Improved social functioning following social recovery therapy in first episode psychosis: Do social cognition and neurocognition change following therapy, and do they predict treatment response?
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AuthorsGriffiths, Siân L.
Wood, Stephen J.
Jones, Peter B.
Singh, Swaran P.
AffiliationUniversity of Birmingham; Orygen, the National Centre of Excellence in Youth Mental Health; University of Melbourne; University of Sussex; University College London; University of East Anglia; University of Cambridge; University of Warwick; University of Chester; Cheshire and Wirral Partnership NHS Foundation Trust
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AbstractThere is a need to develop and refine psychosocial interventions to improve functioning in First Episode Psychosis (FEP). Social cognition and neurocognition are closely linked to functioning in psychosis; examinations of cognition pre- and post- psychosocial intervention may provide insights into the mechanisms of these interventions, and identify which individuals are most likely to benefit. Cognition was assessed within a multi-site trial of Social Recovery Therapy (SRT) for individuals with FEP experiencing poor functioning (<30 h weekly structured activity). Fifty-nine participants were randomly allocated to the therapy group (SRT + Early intervention), and 64 were allocated to treatment as usual group (TAU - early intervention care). Social cognition and neurocognition were assessed at baseline and 9 months; assessors were blind to group allocation. It was hypothesized that social cognition would improve following therapy, and those with better social cognition prior to therapy would benefit the most from SRT. There was no significant impact of SRT on individual neurocognitive or social cognitive variables, however, joint models addressing patterns of missingness demonstrate improvement across a number of cognitive outcomes following SRT. Further, regression analyses showed those who had better social cognition at baseline were most likely to benefit from the therapy (ß = 0.350; 95% CI = 0.830 to 8.891; p = .019). It is not clear if SRT impacts on social cognitive or neurocognitive function, however, SRT may be beneficial in those with better social cognition at baseline. [Abstract copyright: Copyright © 2021. Published by Elsevier B.V.]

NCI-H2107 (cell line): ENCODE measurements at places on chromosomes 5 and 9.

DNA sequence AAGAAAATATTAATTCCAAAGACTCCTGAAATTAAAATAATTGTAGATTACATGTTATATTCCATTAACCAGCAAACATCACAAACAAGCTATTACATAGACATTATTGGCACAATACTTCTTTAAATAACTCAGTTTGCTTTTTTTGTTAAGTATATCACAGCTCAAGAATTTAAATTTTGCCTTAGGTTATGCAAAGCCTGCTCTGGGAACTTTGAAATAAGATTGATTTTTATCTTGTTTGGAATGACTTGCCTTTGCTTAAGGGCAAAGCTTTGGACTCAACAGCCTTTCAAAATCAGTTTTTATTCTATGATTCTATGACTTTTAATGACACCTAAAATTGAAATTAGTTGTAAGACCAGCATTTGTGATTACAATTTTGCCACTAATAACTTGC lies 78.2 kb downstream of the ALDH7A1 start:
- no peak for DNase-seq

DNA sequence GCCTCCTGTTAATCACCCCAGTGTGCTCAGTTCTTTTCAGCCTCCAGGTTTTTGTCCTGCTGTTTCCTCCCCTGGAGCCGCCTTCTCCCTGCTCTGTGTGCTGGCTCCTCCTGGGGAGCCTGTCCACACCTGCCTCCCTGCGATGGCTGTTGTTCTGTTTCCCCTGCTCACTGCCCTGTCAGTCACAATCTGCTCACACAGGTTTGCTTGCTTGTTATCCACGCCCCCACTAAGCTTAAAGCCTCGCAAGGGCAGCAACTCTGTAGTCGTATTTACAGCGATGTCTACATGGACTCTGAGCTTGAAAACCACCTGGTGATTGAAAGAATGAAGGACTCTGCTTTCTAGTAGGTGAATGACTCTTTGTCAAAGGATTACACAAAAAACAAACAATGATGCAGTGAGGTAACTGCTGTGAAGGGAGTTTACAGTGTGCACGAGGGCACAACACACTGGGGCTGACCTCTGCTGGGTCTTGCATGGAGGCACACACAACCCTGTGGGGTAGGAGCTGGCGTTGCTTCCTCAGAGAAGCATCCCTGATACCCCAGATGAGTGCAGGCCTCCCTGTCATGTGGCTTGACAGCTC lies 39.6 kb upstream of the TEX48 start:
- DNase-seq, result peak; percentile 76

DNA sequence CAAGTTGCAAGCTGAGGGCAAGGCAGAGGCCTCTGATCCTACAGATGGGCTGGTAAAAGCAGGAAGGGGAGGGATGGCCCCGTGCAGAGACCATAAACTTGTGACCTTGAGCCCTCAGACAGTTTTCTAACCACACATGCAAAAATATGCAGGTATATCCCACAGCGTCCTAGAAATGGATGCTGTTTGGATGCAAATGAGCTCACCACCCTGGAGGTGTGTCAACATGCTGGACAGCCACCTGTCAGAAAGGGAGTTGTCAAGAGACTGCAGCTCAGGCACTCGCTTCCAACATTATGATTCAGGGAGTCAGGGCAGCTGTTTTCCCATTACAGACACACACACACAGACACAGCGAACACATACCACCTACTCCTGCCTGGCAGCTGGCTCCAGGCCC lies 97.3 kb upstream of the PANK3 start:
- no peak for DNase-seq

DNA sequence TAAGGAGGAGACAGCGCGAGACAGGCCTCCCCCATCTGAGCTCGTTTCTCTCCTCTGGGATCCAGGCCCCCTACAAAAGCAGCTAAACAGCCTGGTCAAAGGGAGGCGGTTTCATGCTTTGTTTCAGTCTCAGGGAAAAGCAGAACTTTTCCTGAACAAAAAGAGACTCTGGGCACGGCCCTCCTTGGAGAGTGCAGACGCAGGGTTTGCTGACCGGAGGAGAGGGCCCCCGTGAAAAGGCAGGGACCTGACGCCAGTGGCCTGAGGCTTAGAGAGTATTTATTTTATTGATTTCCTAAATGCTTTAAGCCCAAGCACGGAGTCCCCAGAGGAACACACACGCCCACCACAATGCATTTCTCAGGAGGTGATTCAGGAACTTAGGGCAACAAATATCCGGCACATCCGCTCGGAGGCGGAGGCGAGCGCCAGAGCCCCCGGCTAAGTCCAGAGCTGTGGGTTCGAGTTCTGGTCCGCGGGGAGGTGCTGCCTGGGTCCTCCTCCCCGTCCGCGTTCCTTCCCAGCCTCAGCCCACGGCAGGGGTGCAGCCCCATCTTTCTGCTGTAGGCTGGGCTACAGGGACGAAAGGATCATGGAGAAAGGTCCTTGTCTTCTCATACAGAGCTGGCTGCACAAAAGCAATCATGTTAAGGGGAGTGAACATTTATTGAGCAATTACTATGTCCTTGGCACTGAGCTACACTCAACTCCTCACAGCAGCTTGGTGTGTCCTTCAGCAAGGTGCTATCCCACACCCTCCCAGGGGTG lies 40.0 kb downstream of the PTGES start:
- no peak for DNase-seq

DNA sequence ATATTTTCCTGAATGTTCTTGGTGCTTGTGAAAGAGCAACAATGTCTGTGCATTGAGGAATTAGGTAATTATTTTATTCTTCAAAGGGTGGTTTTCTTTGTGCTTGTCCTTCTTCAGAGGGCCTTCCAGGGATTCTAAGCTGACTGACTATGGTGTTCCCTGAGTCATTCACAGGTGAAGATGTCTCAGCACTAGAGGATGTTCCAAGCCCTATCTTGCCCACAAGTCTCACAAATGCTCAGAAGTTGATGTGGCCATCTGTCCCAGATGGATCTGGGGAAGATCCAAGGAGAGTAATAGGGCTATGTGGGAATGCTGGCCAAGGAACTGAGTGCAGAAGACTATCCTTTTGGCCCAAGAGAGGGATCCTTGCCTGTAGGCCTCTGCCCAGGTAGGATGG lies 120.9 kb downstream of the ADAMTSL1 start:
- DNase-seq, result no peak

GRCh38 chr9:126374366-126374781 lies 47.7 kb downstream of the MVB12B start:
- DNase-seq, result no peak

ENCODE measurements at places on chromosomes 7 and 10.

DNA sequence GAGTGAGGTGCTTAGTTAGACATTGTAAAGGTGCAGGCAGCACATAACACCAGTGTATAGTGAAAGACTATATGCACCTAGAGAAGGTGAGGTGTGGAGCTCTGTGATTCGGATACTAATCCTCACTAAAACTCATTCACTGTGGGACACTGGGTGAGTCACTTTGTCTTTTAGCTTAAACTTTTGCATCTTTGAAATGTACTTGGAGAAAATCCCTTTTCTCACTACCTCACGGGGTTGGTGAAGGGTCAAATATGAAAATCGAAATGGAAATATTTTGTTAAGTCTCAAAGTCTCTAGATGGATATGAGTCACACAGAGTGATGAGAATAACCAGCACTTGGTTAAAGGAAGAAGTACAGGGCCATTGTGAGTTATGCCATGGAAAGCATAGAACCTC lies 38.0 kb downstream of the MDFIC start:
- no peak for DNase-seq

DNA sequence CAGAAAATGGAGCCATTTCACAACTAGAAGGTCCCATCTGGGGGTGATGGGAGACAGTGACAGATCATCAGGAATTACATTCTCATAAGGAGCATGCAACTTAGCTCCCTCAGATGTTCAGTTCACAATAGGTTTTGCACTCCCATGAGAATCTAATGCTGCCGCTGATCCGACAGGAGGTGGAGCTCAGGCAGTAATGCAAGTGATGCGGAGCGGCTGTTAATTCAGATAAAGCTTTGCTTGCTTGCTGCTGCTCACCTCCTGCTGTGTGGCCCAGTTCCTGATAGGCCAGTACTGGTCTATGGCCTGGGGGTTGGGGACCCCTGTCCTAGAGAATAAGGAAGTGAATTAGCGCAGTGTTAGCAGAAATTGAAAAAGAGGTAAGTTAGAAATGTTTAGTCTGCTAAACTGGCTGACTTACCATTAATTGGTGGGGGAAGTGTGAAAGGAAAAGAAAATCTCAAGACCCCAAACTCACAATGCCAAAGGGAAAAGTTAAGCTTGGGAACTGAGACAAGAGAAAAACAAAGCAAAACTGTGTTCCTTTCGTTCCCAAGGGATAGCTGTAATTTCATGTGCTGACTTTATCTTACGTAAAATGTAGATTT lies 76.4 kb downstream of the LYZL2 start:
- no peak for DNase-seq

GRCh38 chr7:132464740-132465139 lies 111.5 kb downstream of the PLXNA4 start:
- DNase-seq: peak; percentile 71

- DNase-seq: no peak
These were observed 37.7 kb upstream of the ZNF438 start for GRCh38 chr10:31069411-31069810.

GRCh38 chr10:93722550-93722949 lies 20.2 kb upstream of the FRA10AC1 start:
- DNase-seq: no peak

CitationGriffiths, S. L., Wood, S. J., Fowler, D., Freemantle, N., Hodgekins, J., Jones, P. B., Singh, S. P., Sharma, V., & Birchwood, M. (2021). Improved social functioning following social recovery therapy in first episode psychosis: Do social cognition and neurocognition change following therapy, and do they predict treatment response? Schizophrenia Research, 228, 249-255. https://doi.org/10.1016/j.schres.2020.12.023
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